So they sent me Jonatan, a local tourism police offer, who was even equipped with a gun! Jonatan was very friendly and spoke a bit of English, and together with my Spanish we ended up communicating fairly well. He first took me to the most important church of Tlaquepaque, called “La Iglesia de Nuestra Señora de la Soledad”.
The Cathedral of Tlaquepaque
This imposing church is located on the west side of the zocalo, Tlaquepaque’s main square which is officially called “Jardín Hidalgo”. We entered through the wooden portals on the north side and admired the lavish architectural details. Construction began in the seventeenth century and in the late 1800s a large dome with sixteen windows was added. This was the church for the rich people of town. The façade is characterized by several architectural styles including Baroque and Neoclassical.
The magnificent dome of the Cathedral in Tlaquepaque
Across the street from this imposing cathedral is the Parish Church of San Pedro, the church that was built for the poor residents of Tlaquepaque. At the entrance to the churchyard is a statue of Pope John Paul II who watches over this Neoclassical Romanesque building. My guide Jonatan had a real surprise for me: he was planning to take me up into the spire and on to the roof of San Pedro.
The main square of Tlaquepaque with the Church of San Pedro on the right
He obtained the key from the parish clerk and soon we were ascending the narrow circular stairs of the church steeple of San Pedro. The pigeons had left many noticeable marks of their presence in this narrow passageway. Finally we had reached the top of the tower and I could breathe freely again. We were looking right at the church bells and enjoyed a 360 degree view of Tlaquepaque and Guadalajara.
Jonatan in the clock tower of the Church of San Pedro
Jonatan pointed out all the different landmarks of Guadalajara to me, the Hotel Tapatío, the Jalisco Stadium, the Cultural Centre El Refugio in Tlaquepaque and many other buildings. From the church tower we walked over onto the church’s roof from where we had a fabulous view of the Municipal Market of Tlaquepaque and the main square. Sometimes I am really fortunate to get to see places that the average tourist does not get to see, and the rooftop of the San Pedro Parish Church was one of these examples.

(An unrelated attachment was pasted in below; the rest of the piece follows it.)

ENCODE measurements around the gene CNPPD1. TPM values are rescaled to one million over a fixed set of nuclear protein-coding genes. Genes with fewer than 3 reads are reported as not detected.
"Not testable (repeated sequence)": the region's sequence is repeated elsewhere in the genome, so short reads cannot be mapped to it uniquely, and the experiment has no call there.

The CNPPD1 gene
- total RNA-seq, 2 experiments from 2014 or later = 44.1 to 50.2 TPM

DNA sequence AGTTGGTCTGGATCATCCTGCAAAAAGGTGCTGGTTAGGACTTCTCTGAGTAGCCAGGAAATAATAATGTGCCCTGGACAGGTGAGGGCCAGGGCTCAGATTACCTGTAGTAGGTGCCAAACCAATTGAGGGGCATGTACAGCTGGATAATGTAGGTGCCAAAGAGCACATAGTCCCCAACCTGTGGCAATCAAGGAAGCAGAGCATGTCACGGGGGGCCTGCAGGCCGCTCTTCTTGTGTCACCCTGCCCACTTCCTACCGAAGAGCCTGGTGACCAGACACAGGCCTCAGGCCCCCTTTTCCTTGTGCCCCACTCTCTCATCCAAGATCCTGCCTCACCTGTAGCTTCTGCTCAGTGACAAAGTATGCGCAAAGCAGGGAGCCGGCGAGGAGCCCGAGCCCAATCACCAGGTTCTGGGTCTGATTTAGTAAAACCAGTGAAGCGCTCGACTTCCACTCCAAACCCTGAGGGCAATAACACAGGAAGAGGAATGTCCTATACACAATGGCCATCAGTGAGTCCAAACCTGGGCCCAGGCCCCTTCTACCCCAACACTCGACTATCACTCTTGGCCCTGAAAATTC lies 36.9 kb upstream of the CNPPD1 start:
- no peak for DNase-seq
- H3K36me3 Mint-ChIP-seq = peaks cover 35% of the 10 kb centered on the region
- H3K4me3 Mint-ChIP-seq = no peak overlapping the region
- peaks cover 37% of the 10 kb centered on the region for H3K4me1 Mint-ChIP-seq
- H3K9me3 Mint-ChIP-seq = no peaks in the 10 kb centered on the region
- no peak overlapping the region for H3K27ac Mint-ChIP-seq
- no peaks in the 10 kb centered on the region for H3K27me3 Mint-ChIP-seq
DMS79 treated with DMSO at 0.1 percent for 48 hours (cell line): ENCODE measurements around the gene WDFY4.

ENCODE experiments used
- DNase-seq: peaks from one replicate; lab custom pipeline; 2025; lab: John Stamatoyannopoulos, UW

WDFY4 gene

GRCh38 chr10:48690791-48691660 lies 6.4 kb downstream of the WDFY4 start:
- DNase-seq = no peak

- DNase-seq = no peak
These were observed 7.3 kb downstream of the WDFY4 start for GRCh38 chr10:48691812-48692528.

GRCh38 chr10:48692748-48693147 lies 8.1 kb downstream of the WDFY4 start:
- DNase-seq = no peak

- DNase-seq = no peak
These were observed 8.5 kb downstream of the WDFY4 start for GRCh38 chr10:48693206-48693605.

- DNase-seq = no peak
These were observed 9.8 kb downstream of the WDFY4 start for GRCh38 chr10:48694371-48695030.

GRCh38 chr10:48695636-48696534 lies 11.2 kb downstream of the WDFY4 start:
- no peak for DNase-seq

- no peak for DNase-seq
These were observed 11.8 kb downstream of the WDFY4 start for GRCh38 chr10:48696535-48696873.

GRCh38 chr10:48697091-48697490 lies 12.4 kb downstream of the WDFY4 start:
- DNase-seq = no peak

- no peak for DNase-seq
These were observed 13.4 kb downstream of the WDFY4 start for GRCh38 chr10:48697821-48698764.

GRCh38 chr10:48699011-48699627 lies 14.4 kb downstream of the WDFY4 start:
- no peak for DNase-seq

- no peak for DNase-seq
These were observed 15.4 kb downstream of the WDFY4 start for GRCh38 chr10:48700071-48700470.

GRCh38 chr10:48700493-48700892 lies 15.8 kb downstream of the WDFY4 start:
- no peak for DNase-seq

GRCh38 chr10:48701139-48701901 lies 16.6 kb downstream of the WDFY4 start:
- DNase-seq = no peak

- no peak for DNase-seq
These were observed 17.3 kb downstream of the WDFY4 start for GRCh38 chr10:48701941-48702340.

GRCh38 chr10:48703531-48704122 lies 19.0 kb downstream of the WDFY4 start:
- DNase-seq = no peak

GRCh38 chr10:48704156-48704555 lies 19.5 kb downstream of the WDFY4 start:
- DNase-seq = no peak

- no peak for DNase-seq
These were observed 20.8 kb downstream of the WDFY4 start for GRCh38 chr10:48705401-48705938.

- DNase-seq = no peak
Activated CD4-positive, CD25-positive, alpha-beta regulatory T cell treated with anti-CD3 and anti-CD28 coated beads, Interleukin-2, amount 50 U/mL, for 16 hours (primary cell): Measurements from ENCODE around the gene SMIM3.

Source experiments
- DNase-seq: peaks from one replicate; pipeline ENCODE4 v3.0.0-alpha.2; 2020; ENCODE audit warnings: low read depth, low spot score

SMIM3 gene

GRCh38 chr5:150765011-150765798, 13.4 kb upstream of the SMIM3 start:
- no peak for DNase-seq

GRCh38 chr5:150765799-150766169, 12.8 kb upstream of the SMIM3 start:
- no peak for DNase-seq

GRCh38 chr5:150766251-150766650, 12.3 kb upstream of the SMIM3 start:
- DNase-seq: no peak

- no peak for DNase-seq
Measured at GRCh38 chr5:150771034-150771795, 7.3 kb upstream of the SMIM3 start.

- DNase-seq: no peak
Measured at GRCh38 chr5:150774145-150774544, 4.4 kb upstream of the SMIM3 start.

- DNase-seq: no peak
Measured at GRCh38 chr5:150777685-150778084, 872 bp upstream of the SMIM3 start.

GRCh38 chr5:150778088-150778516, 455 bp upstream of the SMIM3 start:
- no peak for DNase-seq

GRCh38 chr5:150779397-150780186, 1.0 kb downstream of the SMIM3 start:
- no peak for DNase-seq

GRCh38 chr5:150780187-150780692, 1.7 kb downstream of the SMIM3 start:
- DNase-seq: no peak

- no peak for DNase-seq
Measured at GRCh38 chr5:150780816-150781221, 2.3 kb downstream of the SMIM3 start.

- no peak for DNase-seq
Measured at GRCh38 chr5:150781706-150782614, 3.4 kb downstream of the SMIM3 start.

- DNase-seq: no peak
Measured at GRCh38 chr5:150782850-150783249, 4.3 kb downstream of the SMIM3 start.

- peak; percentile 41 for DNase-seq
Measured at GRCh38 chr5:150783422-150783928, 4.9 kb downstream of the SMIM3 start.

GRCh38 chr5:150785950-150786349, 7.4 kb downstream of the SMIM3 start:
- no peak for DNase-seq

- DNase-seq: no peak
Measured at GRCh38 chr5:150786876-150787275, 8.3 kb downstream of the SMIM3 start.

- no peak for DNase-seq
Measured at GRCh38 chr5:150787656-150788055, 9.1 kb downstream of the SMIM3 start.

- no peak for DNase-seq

Me on the roof of San Pedro
Back down on the Jardín Hidalgo we admired the statue to Miguel Hidalgo, the “Father of Mexican Independence”, and a memorial to all the important artists of Tlaquepaque who have passed away. The bandstand (quiosco) in the centre of the square regularly features musical and stage performances. Jonatan loves to come here with his family and enjoy the cultural offerings in Tlaquepaque.
My guide on the main square of Tlaquepaque with the Cathedral in the background
From here we started our walk along the Calle Independencia, Tlaquepaque’s cobble-stoned pedestrian main street which is flanked by many restaurants and art shops. We walked into one of the larger shops called Galería Rodo Padilla which features a wide range of local arts, but is most well-known for its rotund sculptures of human beings. Rodo Padilla is a famous local artist who has taken ceramics courses in Japan, Argentina and Faenza, Italy.
Some of Rodo Padilla’s famous artwork
Our next stop was at “El Parián”, a square building with a large interior courtyard that holds 18 restaurants. Tourists love this place because from the afternoon onwards, mariachi bands walk around the outdoor tables and serenade the patrons. A few steps north are the municipal offices of Tlaquepaque which are housed in a colonial building. Also equipped with a fabulous interior courtyard, the staircase and the upper level walls are adorned by striking murals. This location is a bit tucked away but a must for any art lover who comes to Tlaquepaque.
Detail of mural on the walls of Tlaquepaque’s City Hall
Then we snaked our way through the narrow streets of Tlaquepaque to see an artist in action: we visited the workshop of Paco Padilla (Rodo Padilla’s brother), who is a famous local ceramics artist and “cantautor” (singer / songwriter). We watched one of his employees produce several pieces on a potter’s wheel, all of which will be fired and painted with colours that have been specifically custom-formulated for this workshop.
Pottery production inside Paco Padilla’s ceramics workshop
Paco explained that the clay is from Monterrey and that the finished pieces are shipped all over the world. His employee produces about 100 cups a day and three or four large pots, all of which are fired at 1200 degrees Celsius. At Jonatan’s request, Paco, a famous local singer, pulled out his guitar and sang two of his own songs for me, both tributes to his homeland and his native Tlaquepaque.
Paco Padilla, the famous singer-songwriter, with me in his ceramics workshop
Our last visit on the local tour was to the workshop of Señor Carlos Perez Castellanos who produces gorgeous hand-blown glassware. The glass is intensely coloured and comes in shades of red, blue, yellow, green and many more; in total he offers 17 colours. He explained that cobalt oxide produces the blue hues, while copper oxide results in red, ferrous oxide produces the green colour. Red is the most expensive and most difficult to produce.
Exquisite blown glass from Tlaquepaque